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Ironic Contradictions

I'm a long time reader - since way back when I was seven. That makes it over three quarters of my life that I will be a reader for. But it is worth it. When I'm not reading or wasting my time online on here or Goodreads I'll be off playing video games, studying teaching and messing around with friends and pop culture. Or reading some more.

The Age of Innocence (Penguin Great Books of the 20th Century)

The Age of Innocence - Edith Wharton
"We can't behave like people in novels though can we?"

The Age of Innocence focuses on Newland Archer and the period up to and after his marriage to May Welland. Newland works in law and as part of his job is given the difficult task of trying to convince Countess Ellen Olenska to return to Europe to her foreign husband. The divide exists between his culture's expectations, the expectations of his soon to be family (Ellen is his fiancée's cousin) and the ideas he has about equality, freedom and what is right.

The writing in The Age of Innocence is superb. I've said it before but the volume of words is like treacle or syrup to me. The writing is poignant and sweet but the sentences are long and sticky: they get between your teeth. So if you like the style the writing, particularly the opening few chapters, is spectacular. But if you want more mundane classics or a less embroidered style then try something closer to Jane Austen.

The Age of Innocence is in many ways a social critique and for that very reason was somewhat controversial I believe. Mainly because it suggests that an affair or something like an affair takes place. And that the character of Newland finds this perfectly acceptable. However this event is phrased in such a way that one could take it as that the relationship in the book was believed by everyone else to be an affair. In which sense the book takes on a less sordid meaning. And in such a way Edith Wharton also makes her work less scandalous. However I do not want to look at the affair or whether there was one within the book. What I do want to mention is how Edith Wharton, as she did with Ethan Frome, writes a criticism of society.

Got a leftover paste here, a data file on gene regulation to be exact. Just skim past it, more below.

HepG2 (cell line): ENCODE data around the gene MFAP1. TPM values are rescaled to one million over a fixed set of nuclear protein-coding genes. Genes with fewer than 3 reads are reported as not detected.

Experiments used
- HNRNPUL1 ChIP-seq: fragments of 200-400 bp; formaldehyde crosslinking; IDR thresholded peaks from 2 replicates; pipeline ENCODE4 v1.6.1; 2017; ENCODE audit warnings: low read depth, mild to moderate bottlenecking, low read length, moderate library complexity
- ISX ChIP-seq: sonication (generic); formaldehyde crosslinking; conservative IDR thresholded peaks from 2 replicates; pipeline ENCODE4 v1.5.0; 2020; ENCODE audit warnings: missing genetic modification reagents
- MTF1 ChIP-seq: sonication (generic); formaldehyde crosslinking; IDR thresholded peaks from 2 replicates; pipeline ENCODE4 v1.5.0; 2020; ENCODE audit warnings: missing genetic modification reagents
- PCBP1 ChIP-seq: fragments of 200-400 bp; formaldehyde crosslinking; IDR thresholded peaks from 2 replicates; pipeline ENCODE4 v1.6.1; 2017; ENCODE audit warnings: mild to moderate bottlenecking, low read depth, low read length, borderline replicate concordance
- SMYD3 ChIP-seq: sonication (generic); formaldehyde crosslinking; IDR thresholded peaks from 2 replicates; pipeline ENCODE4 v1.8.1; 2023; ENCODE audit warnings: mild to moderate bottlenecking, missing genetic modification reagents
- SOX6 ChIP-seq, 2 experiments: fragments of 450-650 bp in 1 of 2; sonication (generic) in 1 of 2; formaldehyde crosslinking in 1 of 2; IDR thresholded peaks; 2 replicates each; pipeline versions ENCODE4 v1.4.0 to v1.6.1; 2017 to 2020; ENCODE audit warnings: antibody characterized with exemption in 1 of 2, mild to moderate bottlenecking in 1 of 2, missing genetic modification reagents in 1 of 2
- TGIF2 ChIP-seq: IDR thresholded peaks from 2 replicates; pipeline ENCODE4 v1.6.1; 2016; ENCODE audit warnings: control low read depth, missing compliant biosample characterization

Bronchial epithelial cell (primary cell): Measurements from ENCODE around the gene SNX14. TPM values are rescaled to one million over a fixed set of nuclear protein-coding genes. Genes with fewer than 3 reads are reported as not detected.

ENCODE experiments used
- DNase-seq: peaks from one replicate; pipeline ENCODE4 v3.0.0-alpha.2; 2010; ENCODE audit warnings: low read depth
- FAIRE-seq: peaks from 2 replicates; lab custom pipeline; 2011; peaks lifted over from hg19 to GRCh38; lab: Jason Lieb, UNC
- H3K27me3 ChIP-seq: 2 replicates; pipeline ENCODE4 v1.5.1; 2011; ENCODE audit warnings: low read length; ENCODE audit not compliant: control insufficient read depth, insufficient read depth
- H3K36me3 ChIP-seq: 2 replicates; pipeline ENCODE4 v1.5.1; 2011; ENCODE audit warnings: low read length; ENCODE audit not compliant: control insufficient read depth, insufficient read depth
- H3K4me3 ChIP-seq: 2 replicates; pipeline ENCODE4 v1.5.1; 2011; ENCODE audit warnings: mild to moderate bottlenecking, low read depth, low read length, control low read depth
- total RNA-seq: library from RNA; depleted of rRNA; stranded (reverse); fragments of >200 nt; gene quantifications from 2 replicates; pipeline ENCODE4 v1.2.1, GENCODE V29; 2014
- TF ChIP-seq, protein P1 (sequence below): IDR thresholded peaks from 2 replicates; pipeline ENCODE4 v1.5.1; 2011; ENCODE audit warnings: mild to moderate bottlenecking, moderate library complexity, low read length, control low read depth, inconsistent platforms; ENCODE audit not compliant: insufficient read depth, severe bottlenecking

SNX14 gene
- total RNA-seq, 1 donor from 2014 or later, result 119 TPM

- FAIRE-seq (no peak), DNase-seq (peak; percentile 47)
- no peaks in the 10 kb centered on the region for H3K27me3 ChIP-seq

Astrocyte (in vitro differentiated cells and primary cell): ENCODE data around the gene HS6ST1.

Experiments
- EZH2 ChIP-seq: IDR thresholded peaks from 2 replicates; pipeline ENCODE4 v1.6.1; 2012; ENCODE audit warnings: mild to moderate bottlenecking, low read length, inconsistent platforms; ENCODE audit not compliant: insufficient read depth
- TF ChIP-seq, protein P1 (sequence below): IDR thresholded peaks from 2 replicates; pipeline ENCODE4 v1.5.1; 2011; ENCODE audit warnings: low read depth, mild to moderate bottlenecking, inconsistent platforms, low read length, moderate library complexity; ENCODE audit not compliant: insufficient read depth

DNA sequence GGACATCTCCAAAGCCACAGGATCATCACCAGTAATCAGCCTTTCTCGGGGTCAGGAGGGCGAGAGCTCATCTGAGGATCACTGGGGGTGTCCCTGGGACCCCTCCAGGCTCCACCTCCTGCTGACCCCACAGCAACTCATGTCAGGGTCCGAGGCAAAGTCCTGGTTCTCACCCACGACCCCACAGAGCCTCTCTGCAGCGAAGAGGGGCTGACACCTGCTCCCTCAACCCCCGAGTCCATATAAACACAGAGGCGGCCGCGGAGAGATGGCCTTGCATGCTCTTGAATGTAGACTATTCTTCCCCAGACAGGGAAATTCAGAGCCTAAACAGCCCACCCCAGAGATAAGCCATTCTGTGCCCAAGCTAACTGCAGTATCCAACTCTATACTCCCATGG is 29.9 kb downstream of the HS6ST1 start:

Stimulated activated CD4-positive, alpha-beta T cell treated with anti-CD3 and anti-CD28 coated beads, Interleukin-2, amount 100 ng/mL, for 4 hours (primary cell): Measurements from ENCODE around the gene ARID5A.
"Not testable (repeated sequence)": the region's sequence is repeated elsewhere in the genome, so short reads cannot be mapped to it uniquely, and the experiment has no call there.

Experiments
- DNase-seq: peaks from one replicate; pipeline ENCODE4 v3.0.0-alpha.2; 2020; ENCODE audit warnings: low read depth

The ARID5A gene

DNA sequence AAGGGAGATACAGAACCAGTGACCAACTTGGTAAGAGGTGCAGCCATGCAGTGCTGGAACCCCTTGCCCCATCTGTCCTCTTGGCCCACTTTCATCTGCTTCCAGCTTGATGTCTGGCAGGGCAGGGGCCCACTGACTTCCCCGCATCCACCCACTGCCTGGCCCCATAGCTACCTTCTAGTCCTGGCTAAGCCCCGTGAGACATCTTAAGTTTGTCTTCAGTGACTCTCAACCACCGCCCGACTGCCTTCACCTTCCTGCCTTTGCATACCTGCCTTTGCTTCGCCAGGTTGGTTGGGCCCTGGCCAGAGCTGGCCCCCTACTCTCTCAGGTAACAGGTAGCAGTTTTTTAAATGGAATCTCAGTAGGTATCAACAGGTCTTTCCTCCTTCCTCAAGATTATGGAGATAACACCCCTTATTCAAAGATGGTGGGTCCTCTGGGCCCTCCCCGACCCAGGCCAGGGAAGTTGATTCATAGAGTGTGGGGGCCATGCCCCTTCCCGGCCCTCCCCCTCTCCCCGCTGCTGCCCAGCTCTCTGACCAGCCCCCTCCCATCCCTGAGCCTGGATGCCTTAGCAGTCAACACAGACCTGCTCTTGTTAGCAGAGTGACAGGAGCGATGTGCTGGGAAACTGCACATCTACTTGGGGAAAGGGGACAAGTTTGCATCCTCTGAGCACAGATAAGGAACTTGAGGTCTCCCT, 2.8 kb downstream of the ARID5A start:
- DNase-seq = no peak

Her criticism is found in how Ellen Olenska is shunned by society for her lack of etiquette and style; the fact that she wishes to become a divorced woman and that she married a foreign nobleman; and that she is an embarrassment to the 'proper way of life' in New York. Her family encourage her to return to her husband even though it is suggested that she was in some way abused by him more for the sake of propriety than because they care for her. And to achieve this end manipulation and deceit is involved. The whole premise of The Age of Innocence very much revolves around Newland discovering that the ideals he held as valuable do not hold so much value when they interfere with human lives. The fact that this society cares more for what is trendy or fashionable than what affects a person and do not care for those who fall into monetary issues makes them all hypocritical individuals. Wealthy and fashionable hypocrites but hypocrites nonetheless.

In fact what I liked so much about this novel apart from the characters and the writing was how Edith Wharton challenged those ideas of the society. She threw up the idea that perhaps it did not matter who was fashionable and whether it was 'proper' to talk to a certain individual but rather what was right should prevail. As a side note the whole issue of the possible affair is pervaded to as perhaps something that could be morally justified because Newland's love was different from any other man. A justification often used and hence in my view unjustifiable. Another side note is that Edith Wharton also questions whether women should have the same ability of men and that it is wrong to judge a woman who seeks independence. Fair enough I say - someone needed to voice such opinions.

Ultimately the idea that I captured the spirit of most was how the society of innocence never talked about what was improper or about indecencies like affairs. However anything improper was silently perceived and judged by the masses, hence it was an age of innocence in that no one appeared to be doing anything improper. However under the surface immorality was more rampant than it appeared. And hence Edith Wharton I believe challenges the idea of judging another individual's actions. Because perhaps it may turn out that your judgement is just as wrong as the actions undertaken by another. She also challenges a culture where deception is practiced underfoot and subtly accepted. Lies are no foundation for a society is an opinion that she implies.

I fully recommend that anyone interested in classic literature read this. I would also like to draw attention to the excellent adaptation which I saw a year or two ago and prompted me to read this in the future: http://www.imdb.com/title/tt0106226/ I felt that the role of May Welland was done well by Winona Ryder and that Daniel Day Lewis performed well also as Newland. I think Michelle Pfeiffer did a decent job for what she had to act but I don't know if the character necessarily was owned by her... Either way this is a critique of the book and I merely recommend the film as a side interest. I would definitely challenge you to read this either way.